- Posted September 12, 2013 by
This iReport is part of an assignment:
Obama Abdicates, Putin Usurps
Within 24 to 36 hours, the world is seeing two of the most powerful men on the planet trying to grab the wheel and steer the car.
On Tuesday night in his address to the American people and reluctant lawmakers, many throughout the world, as well as citizens right here in the US of A, believe President Barack Obama abdicated his position and authority as the most powerful political leader in the world in the face of crisis in Syria over the use of chemical weapons.
Many see the President as caving into world pressure and wilting in the sunshine of Russian President Vladimir Putin.
Hours before the President's speech, the Russian leader proposed and Syria's embattled President Bashar al Assad apparently agreed to placing the chemical weapons stockpile under the control and direct supervision of the international community. With the prosal on the table, Obama while stating the US had a moral obligation to punish the Syrian regime for use of chemical weapons, called on Congress not to vote on his request for authorization of use of force until the diplomatic solution from Putin played out.
While Obama and Secretary of State John Kerry and pretty much all White House surrogates noted suspicion of Russia and Syria following through, it was the consensus that the US would trust, but verify Assad would put his money where his mouth is.
This perceived capitulation, seeming abdication of a strong position by the President, may have led to one of Obama's Republican allies, Senator Bob Corker of Tennessee, to say to CNN's Dana Bash he thinks the President is "uncomfortable being Commander-in-Chief".
Then the world wakes up Thursday morning to an op-ed in the New York Times written by Putin and addressed to the American people. Putin made some strong arguments for a diplomatic solution to the Syrian crisis and as to why the US would be wrong to go it alone in punishing the Syrian regime.
Putin was making his move.
In the vaccum resulting from the President's bungling of the red line starting on August 12, 2012, when he did not clearly define or draw the line to the hesitancy and "reassessing" the red line when reports surfaced months ago about chemical use in Syria to the President's failure to gather a broad coalition for his moral obligation to rain down brimstone on Assad, Putin saw his chance to assert his claim to the throne and the title as the most powerful political leader in the world.
This play to usurp the long-held position of the President of the United States shows that Putin is shrewdly playing international politics while our current President appears to be an inept understudy not ready yet for the world stage.
Putin may, however, not understand the American people. His challenge to the notion that the citizens of the land of the free and home of the brave are not exceptional could have been an overplay of his hand. This becomes more glaring when Putin ended with saying that we are all created equal no matter what land we hail. The critics quickly lashed out and asked if this meant that Putin believes gays are created equally as well.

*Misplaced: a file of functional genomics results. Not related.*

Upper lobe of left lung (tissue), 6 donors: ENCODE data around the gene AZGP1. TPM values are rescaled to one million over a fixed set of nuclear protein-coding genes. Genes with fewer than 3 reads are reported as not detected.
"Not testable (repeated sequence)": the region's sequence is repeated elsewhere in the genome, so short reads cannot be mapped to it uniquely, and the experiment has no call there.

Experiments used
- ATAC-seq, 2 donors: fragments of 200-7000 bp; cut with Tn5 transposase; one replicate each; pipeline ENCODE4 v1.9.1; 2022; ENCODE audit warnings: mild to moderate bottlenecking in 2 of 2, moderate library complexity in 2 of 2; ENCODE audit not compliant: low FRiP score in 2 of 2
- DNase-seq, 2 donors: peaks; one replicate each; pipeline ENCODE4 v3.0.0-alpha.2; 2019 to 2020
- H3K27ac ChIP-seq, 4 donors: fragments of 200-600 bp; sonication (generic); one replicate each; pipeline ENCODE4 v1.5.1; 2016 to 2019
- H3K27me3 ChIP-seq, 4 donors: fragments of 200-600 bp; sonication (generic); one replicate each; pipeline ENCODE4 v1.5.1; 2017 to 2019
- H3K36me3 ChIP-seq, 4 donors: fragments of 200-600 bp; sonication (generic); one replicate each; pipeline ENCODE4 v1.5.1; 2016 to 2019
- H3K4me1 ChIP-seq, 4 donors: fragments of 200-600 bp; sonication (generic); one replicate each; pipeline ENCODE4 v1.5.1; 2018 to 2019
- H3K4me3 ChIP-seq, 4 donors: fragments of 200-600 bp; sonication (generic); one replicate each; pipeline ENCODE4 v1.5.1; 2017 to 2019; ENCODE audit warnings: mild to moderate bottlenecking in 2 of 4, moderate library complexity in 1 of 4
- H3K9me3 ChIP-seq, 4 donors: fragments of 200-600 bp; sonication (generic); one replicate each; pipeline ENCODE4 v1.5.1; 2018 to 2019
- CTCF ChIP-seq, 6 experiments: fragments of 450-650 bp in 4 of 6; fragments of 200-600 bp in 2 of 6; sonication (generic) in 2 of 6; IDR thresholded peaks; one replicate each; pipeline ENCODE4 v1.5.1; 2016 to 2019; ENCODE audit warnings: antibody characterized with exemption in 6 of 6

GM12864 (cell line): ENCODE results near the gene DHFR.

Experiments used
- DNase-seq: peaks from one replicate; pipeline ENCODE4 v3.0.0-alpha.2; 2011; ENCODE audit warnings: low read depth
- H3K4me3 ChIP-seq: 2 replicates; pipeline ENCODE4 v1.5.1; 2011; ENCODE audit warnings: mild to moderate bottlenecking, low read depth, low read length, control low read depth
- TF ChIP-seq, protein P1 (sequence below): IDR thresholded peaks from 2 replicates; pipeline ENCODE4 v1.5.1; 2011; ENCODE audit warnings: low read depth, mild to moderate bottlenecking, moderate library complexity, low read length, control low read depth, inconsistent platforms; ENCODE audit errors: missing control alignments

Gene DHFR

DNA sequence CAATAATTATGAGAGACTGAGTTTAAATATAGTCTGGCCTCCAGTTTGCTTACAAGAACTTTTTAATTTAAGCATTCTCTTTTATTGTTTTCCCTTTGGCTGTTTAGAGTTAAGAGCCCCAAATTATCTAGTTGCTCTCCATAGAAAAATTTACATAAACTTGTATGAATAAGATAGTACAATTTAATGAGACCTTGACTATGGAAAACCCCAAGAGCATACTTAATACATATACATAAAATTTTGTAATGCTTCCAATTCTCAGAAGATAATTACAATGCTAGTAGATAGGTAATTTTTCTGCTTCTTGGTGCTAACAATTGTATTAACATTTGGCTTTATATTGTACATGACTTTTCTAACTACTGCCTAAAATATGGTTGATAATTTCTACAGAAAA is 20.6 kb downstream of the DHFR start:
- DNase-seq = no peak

For the moment it does appear that Putin is stealing the spotlight. At the same time, his position that the US must forego any use of force in or at Syria now and in the future is more than the Americans will stand. Congress is not going to allow a foreign leader to dictate what the US military will or won't do.
Kerry and his Russian counterpart are meeting in Geneva, Switzerland to try and hammer out the details of the turnover of the chemical stockpile to international control. Syria has formally signed on to the United Nations convention against use of chemical weapons.
But there are reports from the Syrian opposition that the government has begun moving its chemical stockpile out of the country and sending it to Hezbollah in Lebanon and to Iraq and Iran. That has not yet been verified.
At this hour, Putin is on his horse looking to be the white knight riding in to save the day. The President is turning his sights to domestic issues and leaving the Syria question up to Kerry.
Will Putin wrest the title and crown away?
Will Obama be able to reclaim the throne?
Has the US and its allies been duped by a game of sleight of hand by the puppet master Putin and his marionette Assad?
From the Cornfield, it looks to me as if I am viewing a Shakesperean drama unfolding where the usurper is gathering strength while the rightful heir practices his ignore.
Read Putin's op-ed in the New York Times.
The analysis from the Washington Post.
The Christian Science Monitor's report.
The take from The Hill.